New reissue of Exile on Main Street

Has anyone heard the new reissue (oxymoron?) of "Exile on Main Street"? Apparently, there's a ($19.95) 2 disc and a ($139) 5 disc version. I just heard one of the bonus tracks on XM (something about plundering Mick's heart), which sounded pretty darn good; I wondered if it was worth popping for all the extras. Best wishes to all.
Have to revise my initial impression of the CDs. Last night I played them on my just-assembled main system, which is MUCH more resolving than the system I initially played them on. The other posters are right: they ARE overly compressed and bright, much like the other Universal Stones remasters. What a disappointment, since I love the packaging and it probably will become a collector’s item in future years. I toyed with the idea of returning it, but then I got the bright idea of popping the 1994 Ludwig remaster into the deluxe packaging—and, voila, I’ve got the best of both worlds: a collectible deluxe box set AND a better remaster!

As a side note, with the Universal remaster, details pop out more, but they come at the expense of musicality and the ability to turn the music up with minimal compression. I’ll take the latter any old day.
I love it. This is by far the best version I have heard (I do not have vinyl). I have had the SACD and hated it, too bright. Narcotic ears certainly a bonus Bfury but no Pacific Coast here...just Ohio rain...

One of my favorite Stones albums and roughly the birth of Alt country/ Americana.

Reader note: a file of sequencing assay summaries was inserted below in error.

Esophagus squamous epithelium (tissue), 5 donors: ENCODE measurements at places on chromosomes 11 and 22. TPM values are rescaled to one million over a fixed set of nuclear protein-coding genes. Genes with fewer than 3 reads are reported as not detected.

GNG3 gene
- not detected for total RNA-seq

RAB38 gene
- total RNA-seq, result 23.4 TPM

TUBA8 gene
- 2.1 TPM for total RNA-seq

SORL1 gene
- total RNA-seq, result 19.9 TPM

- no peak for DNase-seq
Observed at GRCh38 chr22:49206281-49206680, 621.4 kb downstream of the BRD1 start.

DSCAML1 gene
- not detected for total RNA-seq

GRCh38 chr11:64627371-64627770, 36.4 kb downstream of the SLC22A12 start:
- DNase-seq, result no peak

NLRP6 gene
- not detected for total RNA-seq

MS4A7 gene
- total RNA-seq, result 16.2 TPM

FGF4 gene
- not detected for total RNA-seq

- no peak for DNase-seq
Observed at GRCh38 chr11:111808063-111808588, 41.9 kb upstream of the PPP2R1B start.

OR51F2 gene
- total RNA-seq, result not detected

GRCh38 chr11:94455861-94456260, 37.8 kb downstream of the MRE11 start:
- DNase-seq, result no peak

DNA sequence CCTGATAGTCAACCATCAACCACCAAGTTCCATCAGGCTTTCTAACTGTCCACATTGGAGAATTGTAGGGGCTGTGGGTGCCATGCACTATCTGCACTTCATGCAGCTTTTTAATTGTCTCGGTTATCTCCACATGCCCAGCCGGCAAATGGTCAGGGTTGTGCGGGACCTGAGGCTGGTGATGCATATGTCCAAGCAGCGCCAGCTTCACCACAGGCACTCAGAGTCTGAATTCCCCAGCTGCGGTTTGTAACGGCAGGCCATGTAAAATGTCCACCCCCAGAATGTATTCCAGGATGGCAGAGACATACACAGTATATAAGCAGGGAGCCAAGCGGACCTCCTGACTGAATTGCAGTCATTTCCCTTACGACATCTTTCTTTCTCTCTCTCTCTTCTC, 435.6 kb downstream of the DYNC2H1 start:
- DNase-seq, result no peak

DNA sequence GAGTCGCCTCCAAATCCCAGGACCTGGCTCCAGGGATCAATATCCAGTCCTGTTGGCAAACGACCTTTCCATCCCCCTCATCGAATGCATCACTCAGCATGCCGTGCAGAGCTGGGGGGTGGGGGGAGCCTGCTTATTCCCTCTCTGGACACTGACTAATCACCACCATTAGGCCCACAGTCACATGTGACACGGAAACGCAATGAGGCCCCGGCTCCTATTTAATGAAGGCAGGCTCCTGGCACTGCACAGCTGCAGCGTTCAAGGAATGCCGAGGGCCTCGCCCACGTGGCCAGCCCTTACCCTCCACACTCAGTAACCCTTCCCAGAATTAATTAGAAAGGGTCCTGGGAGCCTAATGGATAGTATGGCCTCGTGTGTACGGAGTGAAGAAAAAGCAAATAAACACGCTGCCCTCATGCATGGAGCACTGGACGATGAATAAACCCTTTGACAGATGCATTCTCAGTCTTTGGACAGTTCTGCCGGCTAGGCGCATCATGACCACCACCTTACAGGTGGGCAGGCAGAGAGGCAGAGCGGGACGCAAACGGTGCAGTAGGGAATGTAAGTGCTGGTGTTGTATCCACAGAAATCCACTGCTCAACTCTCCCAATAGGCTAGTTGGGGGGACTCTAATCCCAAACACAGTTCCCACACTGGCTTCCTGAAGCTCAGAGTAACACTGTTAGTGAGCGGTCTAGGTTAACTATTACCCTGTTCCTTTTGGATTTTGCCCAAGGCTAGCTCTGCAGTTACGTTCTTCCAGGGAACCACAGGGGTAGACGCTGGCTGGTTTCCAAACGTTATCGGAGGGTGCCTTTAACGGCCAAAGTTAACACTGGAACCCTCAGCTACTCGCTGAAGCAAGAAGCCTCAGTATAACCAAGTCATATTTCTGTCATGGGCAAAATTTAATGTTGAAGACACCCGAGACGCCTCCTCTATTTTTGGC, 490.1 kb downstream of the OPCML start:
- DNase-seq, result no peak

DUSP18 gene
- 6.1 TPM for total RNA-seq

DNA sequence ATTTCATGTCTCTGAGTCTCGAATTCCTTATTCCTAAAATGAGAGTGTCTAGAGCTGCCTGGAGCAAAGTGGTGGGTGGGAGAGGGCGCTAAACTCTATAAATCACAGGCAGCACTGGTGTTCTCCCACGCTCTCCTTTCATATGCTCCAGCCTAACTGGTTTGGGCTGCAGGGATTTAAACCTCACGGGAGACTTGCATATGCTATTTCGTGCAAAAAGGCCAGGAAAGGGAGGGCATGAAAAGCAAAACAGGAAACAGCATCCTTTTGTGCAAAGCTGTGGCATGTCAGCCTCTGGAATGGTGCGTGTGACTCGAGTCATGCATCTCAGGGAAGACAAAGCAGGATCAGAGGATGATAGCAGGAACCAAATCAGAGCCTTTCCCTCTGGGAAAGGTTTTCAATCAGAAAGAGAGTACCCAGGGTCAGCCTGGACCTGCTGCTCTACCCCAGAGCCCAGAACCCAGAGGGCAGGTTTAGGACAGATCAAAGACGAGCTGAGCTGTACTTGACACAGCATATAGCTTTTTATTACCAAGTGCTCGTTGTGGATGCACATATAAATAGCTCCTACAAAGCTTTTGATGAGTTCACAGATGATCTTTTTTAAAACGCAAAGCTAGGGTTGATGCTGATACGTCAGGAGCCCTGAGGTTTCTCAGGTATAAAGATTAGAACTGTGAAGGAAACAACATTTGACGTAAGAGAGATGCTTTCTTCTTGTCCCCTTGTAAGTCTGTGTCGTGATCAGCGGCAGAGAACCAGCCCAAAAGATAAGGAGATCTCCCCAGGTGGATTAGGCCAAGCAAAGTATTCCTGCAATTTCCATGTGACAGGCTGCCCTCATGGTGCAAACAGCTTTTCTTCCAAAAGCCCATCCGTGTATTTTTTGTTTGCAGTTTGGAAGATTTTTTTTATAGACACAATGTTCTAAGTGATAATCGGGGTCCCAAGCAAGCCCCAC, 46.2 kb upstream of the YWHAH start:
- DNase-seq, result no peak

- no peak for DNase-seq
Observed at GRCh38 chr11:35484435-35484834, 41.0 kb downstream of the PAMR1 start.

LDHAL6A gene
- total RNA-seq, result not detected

"Exile" wasn't issued on SACD—just the Stones' pre–“Sticky Fingers” ABKO catalog.
My mistake Hooper, I thought I remembered that but guess i am thinking of another title. Always good to have knowledgeable folks here to check our heads!
Good NY Times Piece today, particularly Don Was's comments at end about Loving Cup:

"But back to the alternate take of “Loving Cup,” which still seems like the star of the whole enterprise.

I asked Don Was what he thought. “There’s a sound that’s identified with ‘Exile’ that’s become part of the vocabulary for every rock ‘n’ roll musician subsequently,” he said. “And this is the ultimate track of the style that characterizes ‘Exile.’ It’s not sloppiness; it’s width, in terms of where everyone feels the beat. You’ve got five individuals feeling the beat in a different place. At some point, the centrifugal force of the rhythm no longer holds the band together. That ‘Loving Cup’ is about the widest area you can have without the song falling apart.”"